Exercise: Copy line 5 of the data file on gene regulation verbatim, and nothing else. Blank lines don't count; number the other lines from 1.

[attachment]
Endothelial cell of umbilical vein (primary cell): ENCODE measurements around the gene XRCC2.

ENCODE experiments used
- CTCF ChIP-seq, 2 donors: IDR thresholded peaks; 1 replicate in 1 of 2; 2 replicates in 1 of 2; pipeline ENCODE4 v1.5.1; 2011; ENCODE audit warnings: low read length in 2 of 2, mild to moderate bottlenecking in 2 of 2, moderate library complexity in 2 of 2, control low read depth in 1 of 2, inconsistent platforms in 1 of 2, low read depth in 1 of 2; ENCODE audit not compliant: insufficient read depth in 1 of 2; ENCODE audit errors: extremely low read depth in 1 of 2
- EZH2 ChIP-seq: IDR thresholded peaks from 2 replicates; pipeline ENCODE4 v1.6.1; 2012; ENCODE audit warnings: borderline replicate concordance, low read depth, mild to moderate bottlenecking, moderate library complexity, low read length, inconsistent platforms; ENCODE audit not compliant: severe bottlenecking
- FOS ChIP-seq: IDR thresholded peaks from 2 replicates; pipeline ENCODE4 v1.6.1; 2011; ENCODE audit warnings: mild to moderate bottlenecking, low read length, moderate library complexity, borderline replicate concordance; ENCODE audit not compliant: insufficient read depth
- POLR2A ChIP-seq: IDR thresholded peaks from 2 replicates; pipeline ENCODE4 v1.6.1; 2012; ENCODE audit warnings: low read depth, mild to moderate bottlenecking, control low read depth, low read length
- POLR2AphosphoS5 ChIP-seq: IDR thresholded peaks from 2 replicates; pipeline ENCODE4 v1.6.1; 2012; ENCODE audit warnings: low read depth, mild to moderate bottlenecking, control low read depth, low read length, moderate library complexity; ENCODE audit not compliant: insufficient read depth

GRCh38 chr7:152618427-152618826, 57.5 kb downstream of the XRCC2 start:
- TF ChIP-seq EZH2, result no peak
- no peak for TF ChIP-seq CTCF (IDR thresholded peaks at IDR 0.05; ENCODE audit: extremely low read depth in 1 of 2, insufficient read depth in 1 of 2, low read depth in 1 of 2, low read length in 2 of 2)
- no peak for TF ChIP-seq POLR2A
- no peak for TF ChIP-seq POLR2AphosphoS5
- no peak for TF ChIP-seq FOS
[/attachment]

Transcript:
- FOS ChIP-seq: IDR thresholded peaks from 2 replicates; pipeline ENCODE4 v1.6.1; 2011; ENCODE audit warnings: mild to moderate bottlenecking, low read length, moderate library complexity, borderline replicate concordance; ENCODE audit not compliant: insufficient read depth